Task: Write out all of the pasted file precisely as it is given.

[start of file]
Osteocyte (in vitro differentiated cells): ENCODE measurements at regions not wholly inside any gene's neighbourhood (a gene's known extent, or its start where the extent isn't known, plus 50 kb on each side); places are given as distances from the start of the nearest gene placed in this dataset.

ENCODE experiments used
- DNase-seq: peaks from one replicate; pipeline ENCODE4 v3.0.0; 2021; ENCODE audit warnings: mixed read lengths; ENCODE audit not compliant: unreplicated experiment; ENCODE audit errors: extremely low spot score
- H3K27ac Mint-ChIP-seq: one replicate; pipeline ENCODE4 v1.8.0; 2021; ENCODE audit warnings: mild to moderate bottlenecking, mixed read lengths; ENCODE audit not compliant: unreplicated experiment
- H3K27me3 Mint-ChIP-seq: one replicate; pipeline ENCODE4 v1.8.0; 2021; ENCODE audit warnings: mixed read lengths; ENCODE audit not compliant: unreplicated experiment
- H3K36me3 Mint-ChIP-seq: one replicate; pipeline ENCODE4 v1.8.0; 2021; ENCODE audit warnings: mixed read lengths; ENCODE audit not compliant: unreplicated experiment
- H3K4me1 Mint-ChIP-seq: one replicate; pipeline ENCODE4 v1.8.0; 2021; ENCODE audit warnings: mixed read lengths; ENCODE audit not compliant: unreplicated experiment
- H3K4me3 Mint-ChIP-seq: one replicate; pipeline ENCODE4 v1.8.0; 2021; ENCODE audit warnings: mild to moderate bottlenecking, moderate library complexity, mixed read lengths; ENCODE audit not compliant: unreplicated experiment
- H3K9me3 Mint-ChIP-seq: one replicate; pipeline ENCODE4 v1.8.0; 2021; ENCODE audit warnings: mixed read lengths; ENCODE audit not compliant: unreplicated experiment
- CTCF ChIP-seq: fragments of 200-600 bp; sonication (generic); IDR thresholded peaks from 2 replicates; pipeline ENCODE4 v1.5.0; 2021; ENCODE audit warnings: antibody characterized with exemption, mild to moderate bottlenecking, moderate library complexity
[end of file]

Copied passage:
Osteocyte (in vitro differentiated cells): ENCODE measurements at regions not wholly inside any gene's neighbourhood (a gene's known extent, or its start where the extent isn't known, plus 50 kb on each side); places are given as distances from the start of the nearest gene placed in this dataset.

ENCODE experiments used
- DNase-seq: peaks from one replicate; pipeline ENCODE4 v3.0.0; 2021; ENCODE audit warnings: mixed read lengths; ENCODE audit not compliant: unreplicated experiment; ENCODE audit errors: extremely low spot score
- H3K27ac Mint-ChIP-seq: one replicate; pipeline ENCODE4 v1.8.0; 2021; ENCODE audit warnings: mild to moderate bottlenecking, mixed read lengths; ENCODE audit not compliant: unreplicated experiment
- H3K27me3 Mint-ChIP-seq: one replicate; pipeline ENCODE4 v1.8.0; 2021; ENCODE audit warnings: mixed read lengths; ENCODE audit not compliant: unreplicated experiment
- H3K36me3 Mint-ChIP-seq: one replicate; pipeline ENCODE4 v1.8.0; 2021; ENCODE audit warnings: mixed read lengths; ENCODE audit not compliant: unreplicated experiment
- H3K4me1 Mint-ChIP-seq: one replicate; pipeline ENCODE4 v1.8.0; 2021; ENCODE audit warnings: mixed read lengths; ENCODE audit not compliant: unreplicated experiment
- H3K4me3 Mint-ChIP-seq: one replicate; pipeline ENCODE4 v1.8.0; 2021; ENCODE audit warnings: mild to moderate bottlenecking, moderate library complexity, mixed read lengths; ENCODE audit not compliant: unreplicated experiment
- H3K9me3 Mint-ChIP-seq: one replicate; pipeline ENCODE4 v1.8.0; 2021; ENCODE audit warnings: mixed read lengths; ENCODE audit not compliant: unreplicated experiment
- CTCF ChIP-seq: fragments of 200-600 bp; sonication (generic); IDR thresholded peaks from 2 replicates; pipeline ENCODE4 v1.5.0; 2021; ENCODE audit warnings: antibody characterized with exemption, mild to moderate bottlenecking, moderate library complexity